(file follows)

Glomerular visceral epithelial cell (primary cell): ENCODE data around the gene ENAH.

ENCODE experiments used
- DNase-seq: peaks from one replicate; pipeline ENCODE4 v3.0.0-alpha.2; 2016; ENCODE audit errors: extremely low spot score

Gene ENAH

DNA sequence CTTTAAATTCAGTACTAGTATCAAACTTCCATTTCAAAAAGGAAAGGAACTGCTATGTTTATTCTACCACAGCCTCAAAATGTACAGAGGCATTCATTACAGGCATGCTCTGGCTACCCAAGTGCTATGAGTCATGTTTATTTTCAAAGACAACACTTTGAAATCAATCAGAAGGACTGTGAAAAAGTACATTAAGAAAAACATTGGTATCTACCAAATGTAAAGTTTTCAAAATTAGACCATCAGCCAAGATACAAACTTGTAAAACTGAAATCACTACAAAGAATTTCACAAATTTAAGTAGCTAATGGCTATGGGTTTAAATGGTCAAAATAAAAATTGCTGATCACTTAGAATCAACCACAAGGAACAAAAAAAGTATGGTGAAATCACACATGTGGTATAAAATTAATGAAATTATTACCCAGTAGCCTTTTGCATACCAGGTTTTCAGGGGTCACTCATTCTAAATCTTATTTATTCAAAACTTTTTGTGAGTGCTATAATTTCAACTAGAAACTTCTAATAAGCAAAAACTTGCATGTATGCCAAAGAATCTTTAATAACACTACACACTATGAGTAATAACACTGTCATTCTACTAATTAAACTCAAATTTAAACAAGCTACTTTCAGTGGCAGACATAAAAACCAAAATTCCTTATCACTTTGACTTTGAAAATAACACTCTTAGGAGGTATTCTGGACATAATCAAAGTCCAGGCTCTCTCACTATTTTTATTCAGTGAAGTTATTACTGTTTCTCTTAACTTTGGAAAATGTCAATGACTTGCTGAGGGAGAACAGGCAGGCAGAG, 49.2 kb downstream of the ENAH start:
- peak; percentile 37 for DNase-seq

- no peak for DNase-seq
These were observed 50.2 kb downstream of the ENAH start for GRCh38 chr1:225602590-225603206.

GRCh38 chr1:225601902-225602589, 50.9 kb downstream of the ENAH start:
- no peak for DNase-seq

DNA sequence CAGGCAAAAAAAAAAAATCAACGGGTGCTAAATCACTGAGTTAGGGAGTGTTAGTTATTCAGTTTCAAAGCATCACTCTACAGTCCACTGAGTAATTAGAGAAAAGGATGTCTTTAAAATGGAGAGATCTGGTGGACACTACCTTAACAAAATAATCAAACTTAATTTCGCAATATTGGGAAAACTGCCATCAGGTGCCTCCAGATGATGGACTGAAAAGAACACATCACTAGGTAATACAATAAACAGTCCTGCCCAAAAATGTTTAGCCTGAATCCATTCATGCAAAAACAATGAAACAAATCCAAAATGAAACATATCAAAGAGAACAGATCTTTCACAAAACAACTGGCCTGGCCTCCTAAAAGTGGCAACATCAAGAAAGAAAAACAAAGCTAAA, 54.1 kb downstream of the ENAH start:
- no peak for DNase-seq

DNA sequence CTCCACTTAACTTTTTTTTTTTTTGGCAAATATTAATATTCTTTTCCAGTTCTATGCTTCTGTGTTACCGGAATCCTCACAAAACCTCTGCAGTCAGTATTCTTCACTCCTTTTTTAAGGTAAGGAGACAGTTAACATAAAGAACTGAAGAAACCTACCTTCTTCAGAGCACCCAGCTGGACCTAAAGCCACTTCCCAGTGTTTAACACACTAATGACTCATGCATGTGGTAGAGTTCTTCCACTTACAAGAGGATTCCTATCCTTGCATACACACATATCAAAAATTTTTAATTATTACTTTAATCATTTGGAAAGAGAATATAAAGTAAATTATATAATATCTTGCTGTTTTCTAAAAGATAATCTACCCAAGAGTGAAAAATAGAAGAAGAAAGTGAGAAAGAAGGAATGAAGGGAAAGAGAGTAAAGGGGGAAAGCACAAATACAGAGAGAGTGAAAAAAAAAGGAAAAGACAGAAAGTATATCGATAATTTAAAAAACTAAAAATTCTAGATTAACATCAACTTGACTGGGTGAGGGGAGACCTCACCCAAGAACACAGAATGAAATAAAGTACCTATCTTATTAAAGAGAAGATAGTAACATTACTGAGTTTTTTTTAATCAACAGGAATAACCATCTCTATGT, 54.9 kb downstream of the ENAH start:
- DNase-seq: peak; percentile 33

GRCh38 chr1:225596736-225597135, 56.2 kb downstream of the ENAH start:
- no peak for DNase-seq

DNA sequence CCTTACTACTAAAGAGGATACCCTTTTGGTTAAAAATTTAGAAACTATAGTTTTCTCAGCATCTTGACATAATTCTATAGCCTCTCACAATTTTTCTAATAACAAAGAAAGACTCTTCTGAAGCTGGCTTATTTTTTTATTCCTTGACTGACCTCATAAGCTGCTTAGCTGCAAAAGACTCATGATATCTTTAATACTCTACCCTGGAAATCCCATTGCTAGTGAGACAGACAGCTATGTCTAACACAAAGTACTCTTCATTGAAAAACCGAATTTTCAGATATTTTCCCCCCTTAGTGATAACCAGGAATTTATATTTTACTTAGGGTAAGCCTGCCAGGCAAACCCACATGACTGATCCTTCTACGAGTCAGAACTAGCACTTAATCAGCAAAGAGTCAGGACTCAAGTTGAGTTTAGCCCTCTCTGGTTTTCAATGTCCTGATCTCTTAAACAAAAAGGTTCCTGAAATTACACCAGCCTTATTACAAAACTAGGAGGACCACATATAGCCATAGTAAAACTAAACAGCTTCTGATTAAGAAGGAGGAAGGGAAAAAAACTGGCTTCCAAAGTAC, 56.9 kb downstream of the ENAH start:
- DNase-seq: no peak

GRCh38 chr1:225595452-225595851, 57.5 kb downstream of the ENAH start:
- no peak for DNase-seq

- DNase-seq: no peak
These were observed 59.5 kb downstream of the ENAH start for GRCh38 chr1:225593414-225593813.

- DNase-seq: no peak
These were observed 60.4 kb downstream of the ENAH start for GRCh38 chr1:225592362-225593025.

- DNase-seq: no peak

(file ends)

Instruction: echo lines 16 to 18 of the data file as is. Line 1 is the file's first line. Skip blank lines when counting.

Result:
- no peak for DNase-seq

DNA sequence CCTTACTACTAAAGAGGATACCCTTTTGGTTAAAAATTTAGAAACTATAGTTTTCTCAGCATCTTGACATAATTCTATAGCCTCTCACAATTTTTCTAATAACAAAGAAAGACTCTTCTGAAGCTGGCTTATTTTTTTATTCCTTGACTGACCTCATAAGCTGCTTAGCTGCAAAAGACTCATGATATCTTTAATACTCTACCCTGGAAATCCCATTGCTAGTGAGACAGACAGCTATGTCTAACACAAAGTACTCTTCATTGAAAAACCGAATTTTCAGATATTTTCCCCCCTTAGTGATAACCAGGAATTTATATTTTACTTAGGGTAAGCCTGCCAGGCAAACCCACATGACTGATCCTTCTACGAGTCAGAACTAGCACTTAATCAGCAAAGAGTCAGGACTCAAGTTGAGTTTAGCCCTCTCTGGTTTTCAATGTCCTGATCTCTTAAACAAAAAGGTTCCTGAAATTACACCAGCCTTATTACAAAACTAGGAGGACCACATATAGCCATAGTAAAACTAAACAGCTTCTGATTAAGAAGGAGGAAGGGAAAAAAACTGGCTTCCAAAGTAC, 56.9 kb downstream of the ENAH start:
- DNase-seq: no peak